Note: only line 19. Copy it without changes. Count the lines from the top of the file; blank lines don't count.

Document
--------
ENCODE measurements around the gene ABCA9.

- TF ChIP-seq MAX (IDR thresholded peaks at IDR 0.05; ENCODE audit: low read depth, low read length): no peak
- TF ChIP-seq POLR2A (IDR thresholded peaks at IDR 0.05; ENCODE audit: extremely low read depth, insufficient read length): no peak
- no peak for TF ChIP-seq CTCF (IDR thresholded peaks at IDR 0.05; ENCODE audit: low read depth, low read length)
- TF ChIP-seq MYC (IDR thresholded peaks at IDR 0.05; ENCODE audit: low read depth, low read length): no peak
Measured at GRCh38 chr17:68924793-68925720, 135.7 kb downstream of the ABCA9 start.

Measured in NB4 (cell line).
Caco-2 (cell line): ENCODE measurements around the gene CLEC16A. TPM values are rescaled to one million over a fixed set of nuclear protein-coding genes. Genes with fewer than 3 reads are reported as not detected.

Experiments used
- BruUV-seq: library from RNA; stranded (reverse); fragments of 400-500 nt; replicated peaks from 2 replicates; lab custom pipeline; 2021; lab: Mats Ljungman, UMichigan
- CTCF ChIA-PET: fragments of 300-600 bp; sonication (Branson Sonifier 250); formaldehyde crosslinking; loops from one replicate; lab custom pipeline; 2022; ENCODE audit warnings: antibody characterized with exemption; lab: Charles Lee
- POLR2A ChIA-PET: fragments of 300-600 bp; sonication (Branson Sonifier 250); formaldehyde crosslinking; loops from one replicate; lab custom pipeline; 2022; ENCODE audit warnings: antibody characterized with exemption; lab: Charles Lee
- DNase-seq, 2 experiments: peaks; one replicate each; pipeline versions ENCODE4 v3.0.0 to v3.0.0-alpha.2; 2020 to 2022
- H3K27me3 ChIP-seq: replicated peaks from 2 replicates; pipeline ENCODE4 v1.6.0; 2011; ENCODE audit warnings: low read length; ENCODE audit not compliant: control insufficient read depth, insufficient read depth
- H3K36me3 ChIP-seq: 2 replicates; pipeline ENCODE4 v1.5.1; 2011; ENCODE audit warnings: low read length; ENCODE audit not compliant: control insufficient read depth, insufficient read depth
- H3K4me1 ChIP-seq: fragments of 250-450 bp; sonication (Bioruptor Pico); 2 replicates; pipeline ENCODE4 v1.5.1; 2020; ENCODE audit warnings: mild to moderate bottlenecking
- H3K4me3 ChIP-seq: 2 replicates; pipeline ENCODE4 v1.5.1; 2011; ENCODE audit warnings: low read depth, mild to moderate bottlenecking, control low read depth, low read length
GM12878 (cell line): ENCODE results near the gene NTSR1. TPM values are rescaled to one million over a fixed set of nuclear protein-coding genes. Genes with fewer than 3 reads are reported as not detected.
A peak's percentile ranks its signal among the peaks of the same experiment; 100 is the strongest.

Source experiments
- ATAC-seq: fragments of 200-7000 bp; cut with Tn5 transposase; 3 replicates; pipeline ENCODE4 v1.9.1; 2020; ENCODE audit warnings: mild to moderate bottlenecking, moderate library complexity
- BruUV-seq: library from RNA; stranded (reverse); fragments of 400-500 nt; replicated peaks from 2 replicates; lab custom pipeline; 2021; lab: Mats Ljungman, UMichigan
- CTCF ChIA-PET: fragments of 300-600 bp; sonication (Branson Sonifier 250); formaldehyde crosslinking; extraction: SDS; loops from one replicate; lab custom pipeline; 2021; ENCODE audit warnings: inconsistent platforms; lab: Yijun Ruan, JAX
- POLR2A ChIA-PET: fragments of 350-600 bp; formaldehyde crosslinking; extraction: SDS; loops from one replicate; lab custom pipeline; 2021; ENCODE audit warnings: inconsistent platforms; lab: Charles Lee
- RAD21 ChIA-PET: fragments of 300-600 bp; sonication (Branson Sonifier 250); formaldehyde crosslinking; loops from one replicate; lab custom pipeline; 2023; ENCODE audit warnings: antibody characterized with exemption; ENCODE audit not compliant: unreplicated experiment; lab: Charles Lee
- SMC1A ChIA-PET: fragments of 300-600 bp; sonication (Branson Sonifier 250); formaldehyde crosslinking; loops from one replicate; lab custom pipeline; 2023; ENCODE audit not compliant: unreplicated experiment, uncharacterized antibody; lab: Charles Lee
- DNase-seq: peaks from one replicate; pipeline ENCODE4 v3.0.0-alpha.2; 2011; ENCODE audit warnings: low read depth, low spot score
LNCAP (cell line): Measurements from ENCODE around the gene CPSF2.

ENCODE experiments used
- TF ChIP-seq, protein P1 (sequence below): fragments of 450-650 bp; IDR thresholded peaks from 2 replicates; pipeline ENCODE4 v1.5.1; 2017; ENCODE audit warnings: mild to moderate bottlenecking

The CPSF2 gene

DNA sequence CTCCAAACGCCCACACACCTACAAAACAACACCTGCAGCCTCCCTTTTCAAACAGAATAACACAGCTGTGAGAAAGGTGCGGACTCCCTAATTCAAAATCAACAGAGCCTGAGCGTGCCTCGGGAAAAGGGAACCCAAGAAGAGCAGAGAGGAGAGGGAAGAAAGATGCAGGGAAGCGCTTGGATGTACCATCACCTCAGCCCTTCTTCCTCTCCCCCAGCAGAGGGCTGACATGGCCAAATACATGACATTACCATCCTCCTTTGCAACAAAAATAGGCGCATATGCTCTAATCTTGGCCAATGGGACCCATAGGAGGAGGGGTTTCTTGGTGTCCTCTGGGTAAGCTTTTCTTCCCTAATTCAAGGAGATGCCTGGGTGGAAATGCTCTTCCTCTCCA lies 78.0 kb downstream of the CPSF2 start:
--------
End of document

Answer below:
A peak's percentile ranks its signal among the peaks of the same experiment; 100 is the strongest.